Business Manager
Johnson Matthey


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Paul W is a Sales Manager for Johnson Matthey in their oil refineries sector. He is very happy in this job and he puts this down to his philosophy of not trying to plan out his career in advance and taking opportunities as they came. "If I'd closed off everything at the age of 18, there'd have been a whole lot that would not have been possible for me."

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More information about sales accounts and business development managers

Check out 14 videos about this career

average salary
The UK average salary is £27,011
average weekly hours
There are 39 hours in the average working week
47%  female  53%  male
The UK workforce is 47% female and 53% male

Future employment


Sales accounts and business development managers plan, organise and undertake market research to meet the requirements of an organisation’s marketing and sales policies.


Entrants to the professional qualifications of the Chartered Institute of Marketing require GCSEs/S grades, A levels/H grades, a BTEC/SQA award, an Advanced GNVQ/GSVQ Level III, a degree or equivalent qualification and/or relevant experience. NVQs/SVQs in sales and qualifications from other relevant professional bodies are available.


  • Liaises with other senior staff to determine the range of goods or services to be sold, contributes to the development of sales strategies and setting of sales targets
  • Discusses employer’s or client’s requirements, carries out surveys and analyses customers’ reactions to product, packaging, price, etc.
  • Compiles and analyses sales figures, prepares proposals for marketing campaigns and promotional activities and undertakes market research
  • Handles customer accounts
  • Recruits and trains junior sales staff
  • Produces reports and recommendations concerning marketing and sales strategies for senior management
  • Keeps up to date with products and competitors.
Employment by region
Top 10 industries
for this job
Wholesale trade36,340
Retail trade36,001
Auxiliary  services35,956
Public admin. & defence33,072
Head offices, etc24,807
Employment activities17,681
Real estate 16,244
Financial services15,796
Health 15,642
Services to buildings15,425
Employment status

Where to go next

Johnson MattheySector Skills Council for Science, Engineering and Manufacturing Technologies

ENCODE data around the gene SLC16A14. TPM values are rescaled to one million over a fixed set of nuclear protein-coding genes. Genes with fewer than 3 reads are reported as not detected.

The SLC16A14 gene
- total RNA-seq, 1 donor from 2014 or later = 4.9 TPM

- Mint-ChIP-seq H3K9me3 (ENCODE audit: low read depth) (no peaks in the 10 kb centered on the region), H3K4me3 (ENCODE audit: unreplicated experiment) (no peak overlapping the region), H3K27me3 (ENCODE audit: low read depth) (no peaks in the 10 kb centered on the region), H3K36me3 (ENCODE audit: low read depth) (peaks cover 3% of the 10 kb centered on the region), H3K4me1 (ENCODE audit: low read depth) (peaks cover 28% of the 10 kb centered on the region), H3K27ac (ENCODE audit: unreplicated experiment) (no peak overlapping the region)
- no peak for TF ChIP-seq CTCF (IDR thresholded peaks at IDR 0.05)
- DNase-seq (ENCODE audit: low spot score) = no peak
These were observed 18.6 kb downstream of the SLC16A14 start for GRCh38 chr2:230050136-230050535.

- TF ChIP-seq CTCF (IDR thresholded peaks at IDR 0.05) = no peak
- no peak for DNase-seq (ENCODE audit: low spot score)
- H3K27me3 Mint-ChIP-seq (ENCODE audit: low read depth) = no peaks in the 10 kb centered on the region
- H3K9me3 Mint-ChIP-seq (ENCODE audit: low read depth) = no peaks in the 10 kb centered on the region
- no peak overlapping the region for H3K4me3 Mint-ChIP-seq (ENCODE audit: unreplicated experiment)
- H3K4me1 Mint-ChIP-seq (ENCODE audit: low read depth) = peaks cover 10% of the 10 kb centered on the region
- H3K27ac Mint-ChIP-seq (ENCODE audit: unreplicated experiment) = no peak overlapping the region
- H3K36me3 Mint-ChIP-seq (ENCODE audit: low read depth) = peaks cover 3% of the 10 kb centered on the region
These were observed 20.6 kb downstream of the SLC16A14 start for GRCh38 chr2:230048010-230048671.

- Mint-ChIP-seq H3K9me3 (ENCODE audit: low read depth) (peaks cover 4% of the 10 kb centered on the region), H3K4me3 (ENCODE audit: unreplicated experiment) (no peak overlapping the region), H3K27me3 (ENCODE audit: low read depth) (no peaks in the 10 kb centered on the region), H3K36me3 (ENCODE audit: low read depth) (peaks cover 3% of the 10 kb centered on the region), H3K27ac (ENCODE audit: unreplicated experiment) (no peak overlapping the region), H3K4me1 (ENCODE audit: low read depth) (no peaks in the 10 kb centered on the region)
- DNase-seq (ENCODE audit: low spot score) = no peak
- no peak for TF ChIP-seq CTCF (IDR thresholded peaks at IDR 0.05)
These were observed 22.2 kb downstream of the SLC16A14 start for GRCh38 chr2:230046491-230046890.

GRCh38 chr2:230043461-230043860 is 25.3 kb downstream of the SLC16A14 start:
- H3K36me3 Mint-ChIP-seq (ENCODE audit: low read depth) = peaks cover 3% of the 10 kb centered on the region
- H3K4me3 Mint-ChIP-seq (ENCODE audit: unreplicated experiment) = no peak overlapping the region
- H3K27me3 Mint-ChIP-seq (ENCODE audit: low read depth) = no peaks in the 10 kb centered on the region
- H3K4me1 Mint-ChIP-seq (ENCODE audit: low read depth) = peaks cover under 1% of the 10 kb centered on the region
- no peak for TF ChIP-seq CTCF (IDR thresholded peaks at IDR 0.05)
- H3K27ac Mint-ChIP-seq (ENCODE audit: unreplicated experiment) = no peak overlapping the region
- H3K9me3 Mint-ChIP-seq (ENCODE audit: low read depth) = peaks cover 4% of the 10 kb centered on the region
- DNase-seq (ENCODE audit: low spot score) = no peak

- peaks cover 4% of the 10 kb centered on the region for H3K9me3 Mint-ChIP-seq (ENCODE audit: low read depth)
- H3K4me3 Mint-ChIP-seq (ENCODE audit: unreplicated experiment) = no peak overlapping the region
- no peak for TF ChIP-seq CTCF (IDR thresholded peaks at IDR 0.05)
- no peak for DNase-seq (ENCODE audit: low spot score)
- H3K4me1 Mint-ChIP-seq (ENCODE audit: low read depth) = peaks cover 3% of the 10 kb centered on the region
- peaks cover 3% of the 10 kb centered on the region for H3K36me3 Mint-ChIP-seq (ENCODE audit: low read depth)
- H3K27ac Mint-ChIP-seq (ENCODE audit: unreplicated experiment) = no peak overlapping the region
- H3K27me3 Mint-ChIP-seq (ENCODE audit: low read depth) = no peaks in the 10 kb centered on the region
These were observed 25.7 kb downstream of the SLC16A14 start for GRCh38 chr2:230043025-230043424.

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Juan G

Paul W My name is Paul W. My current job is as the Business Manager for our oil refineries business, with the area of Europe, Middle East and Africa. The main responsibilities of that role are running a team of salesmen that spend the time in the area looking at customers' requirements, and trying to fulfil those. Many of the things that have happened to me have happened by default rather than planning, and I guess that's quite common. Things fall into place at different points during your life. I mean, when I was a kid I wanted to be either a fireman or a dentist or an airline pilot. And obviously none of those happened. I obviously fell into the way of going to University and studying and coming out with a Scientific-based degree, and then really the career ladder on top of that, has been very much chance. Things that have opened up - opportunities have happened, and I've taken them. Lazy - would be a good word to describe me as a student. I found school relatively - relatively easy. That was the reason that laziness was born, I suppose. That I could get through the education pretty - pretty easily, didn't need to make too much of an effort. I loved doing Geography when I was a kid. Obviously the school was unable to allow me to do that alongside any Science subjects, so that was - there really wasn't a great deal of choice. I could have - I did my Science subjects because that was what I could do. But they weren't happy to countenance me then trying to do a Humanities subject alongside a Science, that just wasn't the done thing. ;37 I think it's very difficult to map out at a young age where you think somebody will end up, or what you think somebody will end up doing. I did a careers questionnaire at school, and they told me that I could either be a petrol pump attendant or a deep sea fisherman. Which - these are at the opposite extremes of life, and have nothing whatsoever to do with the education that I've had. Immediately after University I worked for a small engineering company. And then an opportunity came up to move to Holland, and be based in Amsterdam. So I did that and went and lived there for nearly seven years. Changed jobs once in Amsterdam, to work for Shell actually, in Amsterdam. And it was from Shell that I came to Johnson Matthey. When the opportunity arose to come where I've come now that was a - that was very much a turning point, because I did feel that I was very frustrated in the job that I had, and I didn't have a lot of scope to improve that. I've finally got myself to a position where I'm very happy with the job that I'm doing, and really enjoy going to work every day. Which I haven't necessarily always done in the past. One of the most sort of heart-wrenching experiences I had was running the London Marathon once. Being overtaken in the last mile or so by, firstly a rhino, secondly a guy with one leg, and thirdly a blind girl, who was running tied to somebody else. Those sorts of people can be very inspirational people when you look at human endeavour and what it can achieve. I would say I'm quite proud of where I've got to, yes. I would see myself developing in the role that I've got. I hope on the five to ten year horizon I can make a jump up to a higher level of management within the business that I'm in now. You should never, never close off any - any possibilities, you know, anything could happen with where you are and where you want to become, or what you could become. I don't think I've ever had a feeling of where I want to go in a career, or where I want to go in life, until comparatively recently. And if I'd closed off everything at the age of 18, there'd have been a whole lot that would not have been possible for me. ENDS